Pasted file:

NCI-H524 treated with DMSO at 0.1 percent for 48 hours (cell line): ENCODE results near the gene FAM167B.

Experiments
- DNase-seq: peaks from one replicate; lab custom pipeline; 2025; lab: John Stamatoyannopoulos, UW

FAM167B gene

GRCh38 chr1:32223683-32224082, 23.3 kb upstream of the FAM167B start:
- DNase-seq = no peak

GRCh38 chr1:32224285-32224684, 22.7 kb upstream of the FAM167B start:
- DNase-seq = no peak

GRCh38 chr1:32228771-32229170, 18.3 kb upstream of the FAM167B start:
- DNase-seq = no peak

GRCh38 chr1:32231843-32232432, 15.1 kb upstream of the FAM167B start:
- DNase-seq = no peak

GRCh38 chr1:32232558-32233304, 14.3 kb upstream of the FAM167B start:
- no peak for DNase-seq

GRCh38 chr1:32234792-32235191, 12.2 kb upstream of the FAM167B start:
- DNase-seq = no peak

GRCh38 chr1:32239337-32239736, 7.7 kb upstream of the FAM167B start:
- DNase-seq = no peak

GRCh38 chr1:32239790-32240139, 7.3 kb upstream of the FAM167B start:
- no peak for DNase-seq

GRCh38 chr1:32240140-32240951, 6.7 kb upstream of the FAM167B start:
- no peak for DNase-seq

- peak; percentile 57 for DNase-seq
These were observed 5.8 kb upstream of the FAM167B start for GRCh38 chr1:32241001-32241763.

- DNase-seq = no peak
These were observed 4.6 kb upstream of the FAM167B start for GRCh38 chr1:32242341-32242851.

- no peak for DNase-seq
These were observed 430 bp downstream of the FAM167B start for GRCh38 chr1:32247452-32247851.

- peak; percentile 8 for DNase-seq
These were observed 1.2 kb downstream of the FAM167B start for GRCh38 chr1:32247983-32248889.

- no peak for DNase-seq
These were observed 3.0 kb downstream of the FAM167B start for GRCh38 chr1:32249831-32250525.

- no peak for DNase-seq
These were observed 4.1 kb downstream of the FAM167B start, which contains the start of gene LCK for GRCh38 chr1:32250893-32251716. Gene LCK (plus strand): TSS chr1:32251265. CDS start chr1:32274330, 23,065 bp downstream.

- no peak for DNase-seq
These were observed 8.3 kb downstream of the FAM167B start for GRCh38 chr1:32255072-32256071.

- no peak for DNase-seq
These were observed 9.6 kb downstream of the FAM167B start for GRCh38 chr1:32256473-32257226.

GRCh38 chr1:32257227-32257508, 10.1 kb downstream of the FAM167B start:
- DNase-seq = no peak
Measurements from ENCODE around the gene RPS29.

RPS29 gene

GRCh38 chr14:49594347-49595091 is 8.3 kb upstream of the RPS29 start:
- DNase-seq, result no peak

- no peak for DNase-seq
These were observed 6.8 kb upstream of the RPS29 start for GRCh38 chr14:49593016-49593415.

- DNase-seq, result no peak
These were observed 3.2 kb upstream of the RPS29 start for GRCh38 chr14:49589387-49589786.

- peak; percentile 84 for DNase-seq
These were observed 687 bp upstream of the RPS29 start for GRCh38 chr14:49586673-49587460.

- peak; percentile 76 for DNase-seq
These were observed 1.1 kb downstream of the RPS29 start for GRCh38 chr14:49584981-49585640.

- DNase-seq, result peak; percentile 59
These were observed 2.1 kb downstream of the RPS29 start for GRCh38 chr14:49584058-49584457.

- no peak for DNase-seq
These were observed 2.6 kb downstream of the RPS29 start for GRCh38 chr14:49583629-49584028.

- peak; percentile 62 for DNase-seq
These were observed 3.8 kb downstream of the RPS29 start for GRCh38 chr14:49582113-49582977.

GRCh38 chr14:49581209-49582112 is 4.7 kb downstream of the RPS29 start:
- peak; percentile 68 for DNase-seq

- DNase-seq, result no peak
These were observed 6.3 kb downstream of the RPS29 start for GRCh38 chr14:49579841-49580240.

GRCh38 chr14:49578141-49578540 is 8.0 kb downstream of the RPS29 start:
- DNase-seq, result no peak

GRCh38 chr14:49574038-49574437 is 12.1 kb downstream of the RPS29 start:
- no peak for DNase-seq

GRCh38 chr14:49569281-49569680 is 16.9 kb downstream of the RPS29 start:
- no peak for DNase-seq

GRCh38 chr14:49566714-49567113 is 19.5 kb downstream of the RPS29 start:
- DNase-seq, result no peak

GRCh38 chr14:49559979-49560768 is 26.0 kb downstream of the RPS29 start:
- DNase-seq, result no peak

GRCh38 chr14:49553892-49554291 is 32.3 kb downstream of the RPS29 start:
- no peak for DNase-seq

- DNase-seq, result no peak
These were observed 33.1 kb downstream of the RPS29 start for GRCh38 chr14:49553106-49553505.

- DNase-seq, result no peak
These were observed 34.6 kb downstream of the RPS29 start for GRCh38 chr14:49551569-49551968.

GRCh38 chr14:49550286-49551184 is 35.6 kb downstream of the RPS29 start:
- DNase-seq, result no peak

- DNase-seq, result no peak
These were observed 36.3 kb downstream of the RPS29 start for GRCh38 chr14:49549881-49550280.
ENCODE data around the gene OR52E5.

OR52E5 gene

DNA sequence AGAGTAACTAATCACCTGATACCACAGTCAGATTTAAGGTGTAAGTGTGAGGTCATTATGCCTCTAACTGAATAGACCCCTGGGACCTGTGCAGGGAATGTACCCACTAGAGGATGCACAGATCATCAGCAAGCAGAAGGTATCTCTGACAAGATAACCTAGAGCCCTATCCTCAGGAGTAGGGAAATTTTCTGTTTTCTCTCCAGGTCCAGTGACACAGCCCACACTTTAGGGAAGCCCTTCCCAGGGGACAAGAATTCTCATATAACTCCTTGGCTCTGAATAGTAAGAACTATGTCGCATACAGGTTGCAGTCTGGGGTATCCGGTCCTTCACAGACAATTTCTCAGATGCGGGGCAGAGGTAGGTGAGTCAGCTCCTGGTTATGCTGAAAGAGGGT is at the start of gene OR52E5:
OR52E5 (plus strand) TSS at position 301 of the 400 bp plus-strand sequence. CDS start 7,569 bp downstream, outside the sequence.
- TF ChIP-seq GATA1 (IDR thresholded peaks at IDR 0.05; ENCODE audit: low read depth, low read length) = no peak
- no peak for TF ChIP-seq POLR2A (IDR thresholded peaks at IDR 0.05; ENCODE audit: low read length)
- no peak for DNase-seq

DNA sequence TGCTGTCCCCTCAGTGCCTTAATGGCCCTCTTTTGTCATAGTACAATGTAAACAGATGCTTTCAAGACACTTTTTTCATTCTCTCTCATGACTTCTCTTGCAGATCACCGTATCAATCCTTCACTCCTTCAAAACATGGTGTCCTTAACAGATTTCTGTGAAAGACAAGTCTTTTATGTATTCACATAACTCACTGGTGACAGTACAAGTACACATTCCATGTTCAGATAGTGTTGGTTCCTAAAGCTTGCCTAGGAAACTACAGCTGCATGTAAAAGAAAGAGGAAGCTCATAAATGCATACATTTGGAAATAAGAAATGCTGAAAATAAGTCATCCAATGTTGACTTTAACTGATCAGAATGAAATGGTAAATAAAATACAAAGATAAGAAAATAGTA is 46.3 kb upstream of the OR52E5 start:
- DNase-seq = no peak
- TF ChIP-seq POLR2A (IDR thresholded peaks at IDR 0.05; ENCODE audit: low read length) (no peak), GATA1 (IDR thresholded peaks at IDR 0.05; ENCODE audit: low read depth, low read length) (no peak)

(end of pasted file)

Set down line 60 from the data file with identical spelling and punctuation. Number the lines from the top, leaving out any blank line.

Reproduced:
- peak; percentile 68 for DNase-seq